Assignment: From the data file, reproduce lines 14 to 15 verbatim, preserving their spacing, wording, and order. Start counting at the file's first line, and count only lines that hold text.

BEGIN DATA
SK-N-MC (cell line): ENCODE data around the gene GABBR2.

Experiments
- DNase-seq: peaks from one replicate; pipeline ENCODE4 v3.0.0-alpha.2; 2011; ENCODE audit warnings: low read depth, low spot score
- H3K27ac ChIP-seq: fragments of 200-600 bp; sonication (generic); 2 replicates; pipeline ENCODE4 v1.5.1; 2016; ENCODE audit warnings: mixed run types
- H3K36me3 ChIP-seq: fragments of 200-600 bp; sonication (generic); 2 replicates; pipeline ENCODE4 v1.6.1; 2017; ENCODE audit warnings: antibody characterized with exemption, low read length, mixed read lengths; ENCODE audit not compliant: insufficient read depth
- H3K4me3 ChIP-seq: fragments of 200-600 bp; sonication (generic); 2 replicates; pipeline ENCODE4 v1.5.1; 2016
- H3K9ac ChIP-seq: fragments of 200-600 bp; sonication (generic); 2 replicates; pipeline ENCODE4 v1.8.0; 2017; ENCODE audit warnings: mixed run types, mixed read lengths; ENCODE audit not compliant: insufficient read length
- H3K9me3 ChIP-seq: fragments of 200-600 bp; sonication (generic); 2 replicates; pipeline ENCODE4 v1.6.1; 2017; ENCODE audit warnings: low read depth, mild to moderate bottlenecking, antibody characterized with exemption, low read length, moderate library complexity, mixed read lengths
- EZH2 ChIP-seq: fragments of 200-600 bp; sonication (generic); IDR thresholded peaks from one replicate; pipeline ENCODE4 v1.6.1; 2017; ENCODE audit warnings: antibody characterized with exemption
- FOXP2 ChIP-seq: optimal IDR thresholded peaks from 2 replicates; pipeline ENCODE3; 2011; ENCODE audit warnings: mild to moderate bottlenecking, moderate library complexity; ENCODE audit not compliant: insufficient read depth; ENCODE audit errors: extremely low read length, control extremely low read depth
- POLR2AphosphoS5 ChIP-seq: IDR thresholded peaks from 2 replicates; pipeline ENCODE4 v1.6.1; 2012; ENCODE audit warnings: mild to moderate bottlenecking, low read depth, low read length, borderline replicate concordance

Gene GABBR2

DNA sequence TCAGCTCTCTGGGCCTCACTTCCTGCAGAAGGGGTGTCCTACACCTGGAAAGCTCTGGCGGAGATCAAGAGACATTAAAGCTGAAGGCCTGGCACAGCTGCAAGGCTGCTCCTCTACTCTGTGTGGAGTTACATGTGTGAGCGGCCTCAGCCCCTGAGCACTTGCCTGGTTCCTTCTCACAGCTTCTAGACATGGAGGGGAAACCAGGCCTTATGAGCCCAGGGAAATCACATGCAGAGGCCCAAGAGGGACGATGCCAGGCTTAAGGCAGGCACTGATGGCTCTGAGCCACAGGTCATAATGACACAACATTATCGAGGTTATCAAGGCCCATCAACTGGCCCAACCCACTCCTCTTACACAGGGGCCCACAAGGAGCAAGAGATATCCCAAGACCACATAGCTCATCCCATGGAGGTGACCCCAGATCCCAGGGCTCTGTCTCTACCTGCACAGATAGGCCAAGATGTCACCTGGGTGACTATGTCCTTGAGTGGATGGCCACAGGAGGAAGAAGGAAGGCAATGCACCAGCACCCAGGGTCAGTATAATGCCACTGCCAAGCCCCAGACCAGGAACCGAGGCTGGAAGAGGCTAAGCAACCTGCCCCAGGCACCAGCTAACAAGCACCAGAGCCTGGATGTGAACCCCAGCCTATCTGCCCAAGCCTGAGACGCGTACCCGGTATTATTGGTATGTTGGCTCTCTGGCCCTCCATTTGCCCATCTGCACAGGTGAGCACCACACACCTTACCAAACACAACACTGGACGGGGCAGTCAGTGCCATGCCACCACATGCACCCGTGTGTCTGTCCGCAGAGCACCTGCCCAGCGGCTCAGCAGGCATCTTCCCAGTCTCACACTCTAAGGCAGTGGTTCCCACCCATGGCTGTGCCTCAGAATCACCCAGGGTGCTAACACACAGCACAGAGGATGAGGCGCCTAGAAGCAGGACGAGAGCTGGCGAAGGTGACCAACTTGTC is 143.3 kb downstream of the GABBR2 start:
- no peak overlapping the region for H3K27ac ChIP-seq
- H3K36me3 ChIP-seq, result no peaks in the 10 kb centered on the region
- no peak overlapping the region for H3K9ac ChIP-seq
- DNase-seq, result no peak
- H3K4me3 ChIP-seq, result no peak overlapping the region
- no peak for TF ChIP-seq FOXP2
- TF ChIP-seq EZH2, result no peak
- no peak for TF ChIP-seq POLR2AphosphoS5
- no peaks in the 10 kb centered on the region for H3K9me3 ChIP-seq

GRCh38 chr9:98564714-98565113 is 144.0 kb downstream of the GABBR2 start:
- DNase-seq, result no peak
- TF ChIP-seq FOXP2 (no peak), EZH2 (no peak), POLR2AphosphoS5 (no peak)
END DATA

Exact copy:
- no peak overlapping the region for H3K27ac ChIP-seq
- H3K36me3 ChIP-seq, result no peaks in the 10 kb centered on the region